I wanted a big ol' bunch of kids.  Handy Man believed three was a big ol' bunch, done and done, so I really sort of grieved for all the rest I would never have and soon that morphed into great expectation of the next generation.  And there he was, early, but whole and healthy and perfect, thank the Lord.  I remember how red his lips were.  They put him in the incubator and sort of forgot he existed .  Again, not wanting to make a fuss, I just stood there while he kicked and squirmed about in the incubator and the doc set to putting things in order with Ceece.  Only half way through, the doctor got another call and just left her there in a very uncomfortable position, not finishing what needed doing.  Finally this person in scrubs walks in and scoops the baby up and is heading out the door and we're all like, "Who are you and where are you taking the baby?"  Leesh (Ceece's sister) went with the baby, who was going several floors away,  and I stayed with Ceece until the doc finally returned to the job at hand.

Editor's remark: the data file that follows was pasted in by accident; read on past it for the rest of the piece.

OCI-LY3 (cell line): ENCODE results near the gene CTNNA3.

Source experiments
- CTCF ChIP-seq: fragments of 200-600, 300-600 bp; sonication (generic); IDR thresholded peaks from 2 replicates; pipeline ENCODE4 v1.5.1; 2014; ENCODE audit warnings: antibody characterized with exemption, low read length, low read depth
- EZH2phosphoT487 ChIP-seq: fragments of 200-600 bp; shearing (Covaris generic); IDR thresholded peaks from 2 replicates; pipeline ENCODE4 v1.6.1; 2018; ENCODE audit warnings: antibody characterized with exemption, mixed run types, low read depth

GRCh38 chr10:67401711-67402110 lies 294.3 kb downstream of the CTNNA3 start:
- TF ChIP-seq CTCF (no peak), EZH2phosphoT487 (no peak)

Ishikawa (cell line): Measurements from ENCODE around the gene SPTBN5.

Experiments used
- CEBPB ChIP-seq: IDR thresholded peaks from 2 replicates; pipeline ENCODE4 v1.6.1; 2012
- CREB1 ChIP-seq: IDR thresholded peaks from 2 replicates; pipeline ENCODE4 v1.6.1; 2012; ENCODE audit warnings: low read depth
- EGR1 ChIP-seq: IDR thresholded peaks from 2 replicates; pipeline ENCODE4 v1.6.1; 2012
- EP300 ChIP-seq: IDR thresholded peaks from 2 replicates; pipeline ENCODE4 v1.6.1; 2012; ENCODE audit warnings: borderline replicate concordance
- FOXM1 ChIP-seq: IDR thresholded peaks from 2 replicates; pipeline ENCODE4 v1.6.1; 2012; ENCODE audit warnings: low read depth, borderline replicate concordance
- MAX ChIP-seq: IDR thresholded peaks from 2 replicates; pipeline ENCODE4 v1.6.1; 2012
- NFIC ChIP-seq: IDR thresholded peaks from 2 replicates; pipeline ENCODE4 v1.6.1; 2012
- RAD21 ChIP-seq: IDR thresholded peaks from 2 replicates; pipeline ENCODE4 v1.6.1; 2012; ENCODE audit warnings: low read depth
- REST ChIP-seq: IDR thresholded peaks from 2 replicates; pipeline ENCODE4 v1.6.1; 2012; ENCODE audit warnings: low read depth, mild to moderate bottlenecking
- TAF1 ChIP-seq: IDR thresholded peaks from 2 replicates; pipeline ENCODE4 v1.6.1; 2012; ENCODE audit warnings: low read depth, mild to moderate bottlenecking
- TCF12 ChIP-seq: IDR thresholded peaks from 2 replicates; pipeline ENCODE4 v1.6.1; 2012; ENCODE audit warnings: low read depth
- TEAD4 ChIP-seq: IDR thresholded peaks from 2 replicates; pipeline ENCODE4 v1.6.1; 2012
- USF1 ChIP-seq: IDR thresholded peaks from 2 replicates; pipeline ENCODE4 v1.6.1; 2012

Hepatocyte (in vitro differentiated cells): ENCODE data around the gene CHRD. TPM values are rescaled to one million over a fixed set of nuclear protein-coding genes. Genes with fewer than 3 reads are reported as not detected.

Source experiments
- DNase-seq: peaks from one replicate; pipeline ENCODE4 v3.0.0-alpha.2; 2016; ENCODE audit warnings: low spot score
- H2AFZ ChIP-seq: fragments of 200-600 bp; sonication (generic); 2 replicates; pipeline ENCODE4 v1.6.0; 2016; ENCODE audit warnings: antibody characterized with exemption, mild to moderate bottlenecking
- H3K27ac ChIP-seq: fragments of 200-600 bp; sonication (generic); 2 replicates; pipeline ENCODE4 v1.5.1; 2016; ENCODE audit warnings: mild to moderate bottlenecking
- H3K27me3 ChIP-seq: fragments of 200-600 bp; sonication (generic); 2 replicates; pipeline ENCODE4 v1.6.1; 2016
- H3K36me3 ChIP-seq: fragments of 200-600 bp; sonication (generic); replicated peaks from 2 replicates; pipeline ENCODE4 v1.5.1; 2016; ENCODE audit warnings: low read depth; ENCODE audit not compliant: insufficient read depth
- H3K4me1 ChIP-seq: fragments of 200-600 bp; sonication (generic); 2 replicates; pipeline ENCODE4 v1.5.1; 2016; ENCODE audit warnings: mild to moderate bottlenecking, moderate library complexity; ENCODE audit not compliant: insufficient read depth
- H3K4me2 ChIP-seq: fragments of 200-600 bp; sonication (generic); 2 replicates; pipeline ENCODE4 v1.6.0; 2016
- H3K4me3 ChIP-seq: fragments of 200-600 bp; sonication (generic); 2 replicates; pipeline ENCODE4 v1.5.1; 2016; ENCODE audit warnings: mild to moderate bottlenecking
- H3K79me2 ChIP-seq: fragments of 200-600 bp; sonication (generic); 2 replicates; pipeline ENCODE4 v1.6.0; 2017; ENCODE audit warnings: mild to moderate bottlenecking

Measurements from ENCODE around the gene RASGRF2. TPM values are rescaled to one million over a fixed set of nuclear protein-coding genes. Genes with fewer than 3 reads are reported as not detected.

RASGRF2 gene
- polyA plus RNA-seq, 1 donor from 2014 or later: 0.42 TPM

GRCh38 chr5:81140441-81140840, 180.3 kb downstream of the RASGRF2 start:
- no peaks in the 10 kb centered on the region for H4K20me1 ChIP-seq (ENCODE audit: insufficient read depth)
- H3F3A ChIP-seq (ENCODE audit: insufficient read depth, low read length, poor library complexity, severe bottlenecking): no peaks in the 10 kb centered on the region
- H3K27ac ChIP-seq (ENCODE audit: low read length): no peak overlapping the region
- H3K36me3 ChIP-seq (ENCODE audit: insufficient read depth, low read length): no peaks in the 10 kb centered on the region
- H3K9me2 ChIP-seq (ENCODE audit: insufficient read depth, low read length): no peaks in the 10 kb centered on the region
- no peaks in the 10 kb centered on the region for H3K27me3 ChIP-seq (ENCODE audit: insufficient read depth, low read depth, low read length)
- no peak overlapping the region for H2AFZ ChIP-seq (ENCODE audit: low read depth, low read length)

She got to moved to a room, at last,  still far from the baby.  We got to go see him, settled in the nursery and I felt elated that he and momma were safe, but broken hearted that his Daddy still had no idea he was even here, and Ceece didn't have the person she wanted most to share the experience with.
I rushed to the store to develop the pictures as quick as I could, then rushed to send them with the news to Georgia.
Again, I wasn't sure what to do, so went back to visit and then, before long he was home.  Ceece invited us over on Sunday afternoon to hold and coo at him.  Monday was his follow up appointment.  We were certain we would get another report that he was practically perfect in every way.  Little did we know.  At some point in this journey, he contracted a rare bacterial infection and his bilirubin was critically high.  They sent us straight to the children's hospital, where he landed immediately in intensive care.  The captain didn't yet know he had a baby and maybe now, well, who knew.  We were completely devastated.  So the waiting room is where we all lived for three weeks. After several days the devoted pediatrician finally figured out the mystery ailment, found the meds to treat it and our littlest bit, who by now was known as "Bean" began to recover.